Enteral and Parenteral Nutrition

Authored by: Zhaoping Li , David Heber

Handbook of Nutrition and Food

Print publication date:  July  2013
Online publication date:  April  2016

Print ISBN: 9781466505711
eBook ISBN: 9781466505728
Adobe ISBN:

10.1201/b15294-71

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Abstract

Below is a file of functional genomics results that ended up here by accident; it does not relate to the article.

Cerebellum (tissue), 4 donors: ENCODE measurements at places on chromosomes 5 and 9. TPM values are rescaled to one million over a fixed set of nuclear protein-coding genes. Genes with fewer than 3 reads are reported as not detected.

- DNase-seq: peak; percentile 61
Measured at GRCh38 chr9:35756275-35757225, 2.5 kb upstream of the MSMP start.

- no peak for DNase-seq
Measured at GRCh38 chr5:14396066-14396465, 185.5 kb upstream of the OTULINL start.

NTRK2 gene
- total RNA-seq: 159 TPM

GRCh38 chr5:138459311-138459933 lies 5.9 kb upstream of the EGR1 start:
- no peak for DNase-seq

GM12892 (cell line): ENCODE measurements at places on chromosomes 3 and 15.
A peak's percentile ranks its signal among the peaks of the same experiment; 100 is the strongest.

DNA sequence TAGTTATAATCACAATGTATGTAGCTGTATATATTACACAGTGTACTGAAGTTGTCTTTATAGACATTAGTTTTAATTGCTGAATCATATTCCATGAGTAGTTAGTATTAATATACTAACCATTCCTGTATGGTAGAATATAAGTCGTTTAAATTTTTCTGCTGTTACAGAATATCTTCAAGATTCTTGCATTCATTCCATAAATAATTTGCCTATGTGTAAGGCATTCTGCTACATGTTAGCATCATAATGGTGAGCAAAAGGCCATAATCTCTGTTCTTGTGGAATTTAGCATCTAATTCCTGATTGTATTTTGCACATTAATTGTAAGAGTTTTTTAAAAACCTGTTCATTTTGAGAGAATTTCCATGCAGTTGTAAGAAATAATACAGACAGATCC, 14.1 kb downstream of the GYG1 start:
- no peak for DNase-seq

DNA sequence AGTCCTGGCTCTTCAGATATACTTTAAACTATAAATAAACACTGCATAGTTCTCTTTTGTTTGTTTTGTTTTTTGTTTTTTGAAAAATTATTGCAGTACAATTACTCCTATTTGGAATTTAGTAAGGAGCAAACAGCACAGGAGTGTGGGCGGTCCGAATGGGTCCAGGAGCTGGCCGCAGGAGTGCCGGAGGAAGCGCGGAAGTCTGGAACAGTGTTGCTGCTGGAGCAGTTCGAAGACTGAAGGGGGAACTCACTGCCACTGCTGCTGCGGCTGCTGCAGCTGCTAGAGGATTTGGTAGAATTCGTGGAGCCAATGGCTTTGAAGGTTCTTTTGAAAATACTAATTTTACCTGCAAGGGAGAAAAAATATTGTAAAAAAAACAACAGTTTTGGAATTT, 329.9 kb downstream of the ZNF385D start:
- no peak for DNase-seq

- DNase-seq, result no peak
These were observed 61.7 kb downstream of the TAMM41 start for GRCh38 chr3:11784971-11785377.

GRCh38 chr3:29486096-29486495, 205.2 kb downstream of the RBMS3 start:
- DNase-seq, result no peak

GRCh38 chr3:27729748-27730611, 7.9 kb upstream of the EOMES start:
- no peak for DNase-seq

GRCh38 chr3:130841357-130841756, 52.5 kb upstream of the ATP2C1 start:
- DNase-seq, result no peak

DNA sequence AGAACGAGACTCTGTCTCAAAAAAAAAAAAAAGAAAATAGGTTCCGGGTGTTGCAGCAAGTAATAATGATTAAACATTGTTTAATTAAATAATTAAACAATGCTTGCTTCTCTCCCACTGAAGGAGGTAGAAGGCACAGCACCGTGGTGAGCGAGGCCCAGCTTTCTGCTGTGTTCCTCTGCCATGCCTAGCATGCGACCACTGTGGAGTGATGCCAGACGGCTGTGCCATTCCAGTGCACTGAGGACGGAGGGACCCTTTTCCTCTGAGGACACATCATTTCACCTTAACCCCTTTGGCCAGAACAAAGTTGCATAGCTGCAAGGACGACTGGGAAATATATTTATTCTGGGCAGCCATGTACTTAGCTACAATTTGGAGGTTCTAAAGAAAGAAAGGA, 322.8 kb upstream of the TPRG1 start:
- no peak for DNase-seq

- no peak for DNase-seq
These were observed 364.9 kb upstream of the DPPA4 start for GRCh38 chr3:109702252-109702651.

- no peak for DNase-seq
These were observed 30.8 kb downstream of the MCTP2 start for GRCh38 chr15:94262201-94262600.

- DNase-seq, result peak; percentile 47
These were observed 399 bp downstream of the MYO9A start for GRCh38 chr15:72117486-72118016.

While humans are well adapted to uncomplicated starvation with the ability to survive for up to 6 months with adequate fluid and electrolytes, acute or chronic critical illness can activate the immune system and impair the adaptation to starvation leading to various nutritional deficits, including sarcopenia and weakness, impaired immune function, and premature death. 1 5 In fact, the loss of greater than 50% of pre-illness lean body mass is incompatible with life due to the immune impairment that accompanies this protein loss, leading to complicating infections and sepsis often from bacteria or viruses that could be removed if immune function were intact. A prominent cause of death in severely malnourished patients and one of the most common causes of death in adults and especially in children under the age of 5 years in developing countries is infection secondary to malnutrition. Up to 50% of patients hospitalized in general medical and surgical wards are also malnourished, but often do not display the outward signs of reduced body weight so typical of malnutrition in free-living adults. As discussed elsewhere in this text, evidence of protein–calorie malnutrition such as hypoalbuminemia is a harbinger of poor survival from a wide range of medical conditions in hospitalized patients and increasingly in community or home settings as patients are provided nutritional support outside the hospital. The early assessment of nutritional status leading to the early provision of nutrients is key in the multidisciplinary management of malnutrition in illness.

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